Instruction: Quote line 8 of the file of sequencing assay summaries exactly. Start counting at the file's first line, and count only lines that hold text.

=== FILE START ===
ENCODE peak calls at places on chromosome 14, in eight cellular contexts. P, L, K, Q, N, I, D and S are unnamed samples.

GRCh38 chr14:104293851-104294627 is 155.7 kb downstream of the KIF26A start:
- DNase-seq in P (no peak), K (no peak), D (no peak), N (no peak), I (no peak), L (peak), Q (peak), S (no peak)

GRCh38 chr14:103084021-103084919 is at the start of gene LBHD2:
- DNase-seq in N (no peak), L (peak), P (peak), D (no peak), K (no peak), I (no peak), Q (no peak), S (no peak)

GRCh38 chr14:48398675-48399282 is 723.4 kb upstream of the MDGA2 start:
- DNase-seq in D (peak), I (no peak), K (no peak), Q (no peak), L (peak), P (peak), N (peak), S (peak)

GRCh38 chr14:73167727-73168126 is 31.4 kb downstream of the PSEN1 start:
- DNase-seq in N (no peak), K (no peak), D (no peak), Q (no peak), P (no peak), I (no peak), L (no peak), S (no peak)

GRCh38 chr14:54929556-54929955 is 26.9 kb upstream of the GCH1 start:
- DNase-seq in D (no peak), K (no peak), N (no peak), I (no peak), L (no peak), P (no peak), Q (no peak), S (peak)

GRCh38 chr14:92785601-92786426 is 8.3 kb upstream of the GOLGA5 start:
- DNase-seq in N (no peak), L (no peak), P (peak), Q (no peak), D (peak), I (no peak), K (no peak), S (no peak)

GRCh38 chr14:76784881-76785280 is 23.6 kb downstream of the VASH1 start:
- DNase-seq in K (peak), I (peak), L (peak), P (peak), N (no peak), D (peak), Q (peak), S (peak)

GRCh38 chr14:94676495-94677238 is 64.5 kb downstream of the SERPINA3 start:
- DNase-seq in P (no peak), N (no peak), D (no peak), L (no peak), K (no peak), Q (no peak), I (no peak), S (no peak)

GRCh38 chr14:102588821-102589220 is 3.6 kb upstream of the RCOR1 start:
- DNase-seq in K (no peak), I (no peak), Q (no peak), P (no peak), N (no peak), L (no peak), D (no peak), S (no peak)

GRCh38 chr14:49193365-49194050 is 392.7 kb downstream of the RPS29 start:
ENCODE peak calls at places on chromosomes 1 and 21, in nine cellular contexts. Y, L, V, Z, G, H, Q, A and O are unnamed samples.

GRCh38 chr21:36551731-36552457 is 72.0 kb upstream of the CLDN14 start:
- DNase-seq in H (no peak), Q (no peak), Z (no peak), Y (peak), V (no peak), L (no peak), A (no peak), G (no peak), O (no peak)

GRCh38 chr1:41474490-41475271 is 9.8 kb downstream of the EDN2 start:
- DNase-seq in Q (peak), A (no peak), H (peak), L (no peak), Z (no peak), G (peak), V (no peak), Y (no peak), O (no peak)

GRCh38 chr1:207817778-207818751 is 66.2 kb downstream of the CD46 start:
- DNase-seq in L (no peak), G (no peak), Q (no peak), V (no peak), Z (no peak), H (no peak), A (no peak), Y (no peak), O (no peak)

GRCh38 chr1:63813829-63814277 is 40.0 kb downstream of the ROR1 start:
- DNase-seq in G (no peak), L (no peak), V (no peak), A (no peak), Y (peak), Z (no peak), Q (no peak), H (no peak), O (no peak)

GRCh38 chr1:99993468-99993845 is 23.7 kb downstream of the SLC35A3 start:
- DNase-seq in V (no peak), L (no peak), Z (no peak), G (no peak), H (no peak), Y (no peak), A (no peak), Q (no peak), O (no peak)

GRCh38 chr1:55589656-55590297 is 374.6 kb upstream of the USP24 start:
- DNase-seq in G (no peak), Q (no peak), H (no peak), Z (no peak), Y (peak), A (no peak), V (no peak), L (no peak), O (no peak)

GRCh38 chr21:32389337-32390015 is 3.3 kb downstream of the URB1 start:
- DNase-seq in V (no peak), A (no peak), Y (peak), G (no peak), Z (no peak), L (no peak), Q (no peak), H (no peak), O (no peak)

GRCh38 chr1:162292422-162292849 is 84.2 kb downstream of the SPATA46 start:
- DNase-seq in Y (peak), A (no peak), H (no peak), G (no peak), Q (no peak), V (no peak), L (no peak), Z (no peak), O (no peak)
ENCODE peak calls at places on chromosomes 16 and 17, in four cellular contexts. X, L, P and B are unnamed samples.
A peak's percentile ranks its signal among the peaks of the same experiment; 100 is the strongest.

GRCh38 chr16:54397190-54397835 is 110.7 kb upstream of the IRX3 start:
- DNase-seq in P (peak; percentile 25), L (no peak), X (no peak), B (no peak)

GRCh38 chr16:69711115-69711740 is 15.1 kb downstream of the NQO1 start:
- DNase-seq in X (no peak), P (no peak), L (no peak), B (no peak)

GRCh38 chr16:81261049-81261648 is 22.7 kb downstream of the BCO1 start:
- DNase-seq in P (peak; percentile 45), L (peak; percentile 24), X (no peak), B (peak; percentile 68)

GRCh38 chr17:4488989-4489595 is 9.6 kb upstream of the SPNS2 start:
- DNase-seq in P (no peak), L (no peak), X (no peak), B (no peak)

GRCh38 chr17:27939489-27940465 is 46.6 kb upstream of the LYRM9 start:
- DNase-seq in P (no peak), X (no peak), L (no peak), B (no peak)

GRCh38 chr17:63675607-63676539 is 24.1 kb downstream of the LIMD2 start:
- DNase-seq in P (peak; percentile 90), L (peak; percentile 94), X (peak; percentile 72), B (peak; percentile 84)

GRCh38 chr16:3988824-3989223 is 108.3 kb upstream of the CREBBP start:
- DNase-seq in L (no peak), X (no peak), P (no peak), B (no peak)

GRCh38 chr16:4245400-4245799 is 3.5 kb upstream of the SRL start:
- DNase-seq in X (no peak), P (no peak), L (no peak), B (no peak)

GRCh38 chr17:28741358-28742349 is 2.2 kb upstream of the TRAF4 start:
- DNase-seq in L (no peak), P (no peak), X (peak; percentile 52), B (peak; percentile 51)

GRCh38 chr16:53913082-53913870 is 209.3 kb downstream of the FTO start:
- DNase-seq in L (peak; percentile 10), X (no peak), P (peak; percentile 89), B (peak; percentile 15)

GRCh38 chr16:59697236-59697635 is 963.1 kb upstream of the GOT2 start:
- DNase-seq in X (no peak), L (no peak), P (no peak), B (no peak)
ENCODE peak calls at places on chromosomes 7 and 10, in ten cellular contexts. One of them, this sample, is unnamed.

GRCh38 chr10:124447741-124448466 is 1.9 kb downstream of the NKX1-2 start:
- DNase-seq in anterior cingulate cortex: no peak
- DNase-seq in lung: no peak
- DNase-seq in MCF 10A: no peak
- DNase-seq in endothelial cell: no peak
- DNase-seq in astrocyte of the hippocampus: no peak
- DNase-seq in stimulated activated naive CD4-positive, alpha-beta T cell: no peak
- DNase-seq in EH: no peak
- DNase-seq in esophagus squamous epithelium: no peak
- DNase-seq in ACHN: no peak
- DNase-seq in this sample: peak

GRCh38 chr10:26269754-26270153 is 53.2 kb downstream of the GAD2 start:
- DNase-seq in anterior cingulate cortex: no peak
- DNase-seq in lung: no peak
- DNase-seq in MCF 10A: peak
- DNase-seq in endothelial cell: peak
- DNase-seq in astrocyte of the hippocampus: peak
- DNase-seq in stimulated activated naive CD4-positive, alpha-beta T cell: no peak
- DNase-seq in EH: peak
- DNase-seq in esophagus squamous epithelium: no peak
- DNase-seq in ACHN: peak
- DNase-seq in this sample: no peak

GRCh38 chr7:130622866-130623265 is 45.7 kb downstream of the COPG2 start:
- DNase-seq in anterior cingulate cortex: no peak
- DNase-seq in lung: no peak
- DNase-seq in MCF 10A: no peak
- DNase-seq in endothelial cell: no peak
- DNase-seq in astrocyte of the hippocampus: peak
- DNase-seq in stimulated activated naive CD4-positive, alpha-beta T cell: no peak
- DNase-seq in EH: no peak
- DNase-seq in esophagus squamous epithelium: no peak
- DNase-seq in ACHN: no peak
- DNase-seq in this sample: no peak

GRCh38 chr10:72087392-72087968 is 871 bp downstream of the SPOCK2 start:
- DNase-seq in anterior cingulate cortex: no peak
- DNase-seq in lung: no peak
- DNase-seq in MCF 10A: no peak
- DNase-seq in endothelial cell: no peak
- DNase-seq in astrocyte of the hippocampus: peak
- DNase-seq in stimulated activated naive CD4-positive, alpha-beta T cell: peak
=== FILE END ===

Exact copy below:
GRCh38 chr14:73167727-73168126 is 31.4 kb downstream of the PSEN1 start: